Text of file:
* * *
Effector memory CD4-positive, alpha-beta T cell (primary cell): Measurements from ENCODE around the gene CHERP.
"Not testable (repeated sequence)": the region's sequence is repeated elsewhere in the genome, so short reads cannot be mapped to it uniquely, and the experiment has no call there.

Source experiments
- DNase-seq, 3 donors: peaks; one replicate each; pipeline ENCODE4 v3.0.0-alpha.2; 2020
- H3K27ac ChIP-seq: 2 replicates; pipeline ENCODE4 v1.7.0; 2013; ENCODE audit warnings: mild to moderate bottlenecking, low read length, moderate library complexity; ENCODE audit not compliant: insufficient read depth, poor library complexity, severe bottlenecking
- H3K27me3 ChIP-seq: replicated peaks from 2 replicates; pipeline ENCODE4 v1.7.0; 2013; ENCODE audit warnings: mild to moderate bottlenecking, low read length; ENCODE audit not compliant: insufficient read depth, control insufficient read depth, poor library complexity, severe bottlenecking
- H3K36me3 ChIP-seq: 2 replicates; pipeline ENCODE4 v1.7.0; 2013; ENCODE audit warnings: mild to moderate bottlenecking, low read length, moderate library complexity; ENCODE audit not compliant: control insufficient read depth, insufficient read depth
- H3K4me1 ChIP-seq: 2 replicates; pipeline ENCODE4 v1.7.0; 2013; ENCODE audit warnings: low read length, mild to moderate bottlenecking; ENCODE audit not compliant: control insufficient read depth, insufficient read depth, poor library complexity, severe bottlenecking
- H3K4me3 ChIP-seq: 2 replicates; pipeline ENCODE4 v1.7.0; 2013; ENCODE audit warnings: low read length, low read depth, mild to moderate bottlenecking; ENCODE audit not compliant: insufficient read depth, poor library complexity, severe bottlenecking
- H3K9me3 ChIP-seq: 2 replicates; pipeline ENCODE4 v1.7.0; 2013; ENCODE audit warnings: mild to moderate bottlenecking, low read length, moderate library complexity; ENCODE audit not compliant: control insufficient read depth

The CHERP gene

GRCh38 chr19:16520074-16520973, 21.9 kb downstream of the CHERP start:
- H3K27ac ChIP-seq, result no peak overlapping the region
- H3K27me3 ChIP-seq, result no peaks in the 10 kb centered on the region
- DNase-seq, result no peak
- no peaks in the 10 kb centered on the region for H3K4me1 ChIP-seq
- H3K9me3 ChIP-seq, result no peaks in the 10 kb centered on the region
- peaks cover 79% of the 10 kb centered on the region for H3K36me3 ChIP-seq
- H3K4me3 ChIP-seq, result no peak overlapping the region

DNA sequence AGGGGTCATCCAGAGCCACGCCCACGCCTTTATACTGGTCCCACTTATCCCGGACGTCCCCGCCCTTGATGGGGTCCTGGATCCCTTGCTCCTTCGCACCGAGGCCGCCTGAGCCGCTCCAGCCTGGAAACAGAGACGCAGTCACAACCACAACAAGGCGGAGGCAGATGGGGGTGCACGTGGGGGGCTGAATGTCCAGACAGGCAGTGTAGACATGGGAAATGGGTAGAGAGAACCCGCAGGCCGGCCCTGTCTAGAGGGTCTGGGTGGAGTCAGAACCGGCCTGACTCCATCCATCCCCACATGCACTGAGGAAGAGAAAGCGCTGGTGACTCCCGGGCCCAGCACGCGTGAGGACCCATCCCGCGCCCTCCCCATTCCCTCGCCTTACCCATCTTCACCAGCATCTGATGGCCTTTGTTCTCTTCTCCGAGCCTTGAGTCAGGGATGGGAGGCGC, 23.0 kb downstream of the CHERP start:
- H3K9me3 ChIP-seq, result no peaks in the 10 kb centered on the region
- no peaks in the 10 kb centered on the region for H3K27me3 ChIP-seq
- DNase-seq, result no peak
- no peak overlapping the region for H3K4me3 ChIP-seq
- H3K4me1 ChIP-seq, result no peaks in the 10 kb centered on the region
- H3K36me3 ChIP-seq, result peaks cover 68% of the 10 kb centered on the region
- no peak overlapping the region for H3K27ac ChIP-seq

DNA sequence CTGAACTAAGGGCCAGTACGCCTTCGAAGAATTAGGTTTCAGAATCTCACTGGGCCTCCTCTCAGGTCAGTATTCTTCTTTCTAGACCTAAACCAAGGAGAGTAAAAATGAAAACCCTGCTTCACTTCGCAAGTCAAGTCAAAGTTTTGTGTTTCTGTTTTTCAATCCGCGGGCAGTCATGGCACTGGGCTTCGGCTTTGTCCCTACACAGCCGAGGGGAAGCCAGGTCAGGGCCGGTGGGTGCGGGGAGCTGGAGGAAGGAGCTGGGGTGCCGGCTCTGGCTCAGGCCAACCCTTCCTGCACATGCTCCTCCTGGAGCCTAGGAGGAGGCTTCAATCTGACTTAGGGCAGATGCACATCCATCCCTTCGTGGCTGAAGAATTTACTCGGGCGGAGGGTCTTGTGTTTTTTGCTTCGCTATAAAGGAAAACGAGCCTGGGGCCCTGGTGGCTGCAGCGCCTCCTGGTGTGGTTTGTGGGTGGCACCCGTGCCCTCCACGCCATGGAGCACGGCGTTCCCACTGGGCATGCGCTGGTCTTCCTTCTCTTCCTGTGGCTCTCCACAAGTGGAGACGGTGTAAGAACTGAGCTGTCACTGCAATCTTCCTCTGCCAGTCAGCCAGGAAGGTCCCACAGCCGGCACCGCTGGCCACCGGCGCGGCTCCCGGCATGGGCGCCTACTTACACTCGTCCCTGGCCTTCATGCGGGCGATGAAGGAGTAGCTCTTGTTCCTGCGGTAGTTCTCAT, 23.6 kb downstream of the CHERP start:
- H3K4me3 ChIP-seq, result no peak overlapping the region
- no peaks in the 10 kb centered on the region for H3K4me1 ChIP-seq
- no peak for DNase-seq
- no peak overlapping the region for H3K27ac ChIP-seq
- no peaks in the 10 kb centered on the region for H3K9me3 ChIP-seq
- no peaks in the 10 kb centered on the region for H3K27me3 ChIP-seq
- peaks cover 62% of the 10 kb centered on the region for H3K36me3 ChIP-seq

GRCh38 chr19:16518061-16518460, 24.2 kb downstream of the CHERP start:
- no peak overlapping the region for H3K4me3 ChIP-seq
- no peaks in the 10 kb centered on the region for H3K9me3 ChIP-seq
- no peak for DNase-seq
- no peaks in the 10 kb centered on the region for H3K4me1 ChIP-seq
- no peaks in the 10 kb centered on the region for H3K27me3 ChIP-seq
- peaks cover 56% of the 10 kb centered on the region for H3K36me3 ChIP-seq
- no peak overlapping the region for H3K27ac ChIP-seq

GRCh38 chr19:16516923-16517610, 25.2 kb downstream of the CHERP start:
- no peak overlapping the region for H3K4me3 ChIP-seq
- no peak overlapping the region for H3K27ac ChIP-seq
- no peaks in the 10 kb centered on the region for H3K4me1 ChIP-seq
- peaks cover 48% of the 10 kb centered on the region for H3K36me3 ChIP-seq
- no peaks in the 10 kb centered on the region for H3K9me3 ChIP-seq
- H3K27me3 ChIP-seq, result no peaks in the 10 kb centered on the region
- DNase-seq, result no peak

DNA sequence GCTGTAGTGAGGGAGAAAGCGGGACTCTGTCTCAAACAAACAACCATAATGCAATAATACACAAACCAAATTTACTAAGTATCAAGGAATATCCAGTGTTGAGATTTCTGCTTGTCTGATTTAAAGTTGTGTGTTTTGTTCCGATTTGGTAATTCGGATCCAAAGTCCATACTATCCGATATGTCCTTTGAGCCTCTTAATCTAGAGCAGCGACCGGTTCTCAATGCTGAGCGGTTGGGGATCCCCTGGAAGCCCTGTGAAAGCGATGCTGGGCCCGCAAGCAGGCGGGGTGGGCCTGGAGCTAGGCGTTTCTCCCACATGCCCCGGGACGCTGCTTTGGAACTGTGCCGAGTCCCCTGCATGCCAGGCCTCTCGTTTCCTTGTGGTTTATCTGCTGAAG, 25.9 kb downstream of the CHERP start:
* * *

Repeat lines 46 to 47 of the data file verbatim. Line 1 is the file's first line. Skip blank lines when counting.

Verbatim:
- no peak overlapping the region for H3K27ac ChIP-seq
- no peaks in the 10 kb centered on the region for H3K4me1 ChIP-seq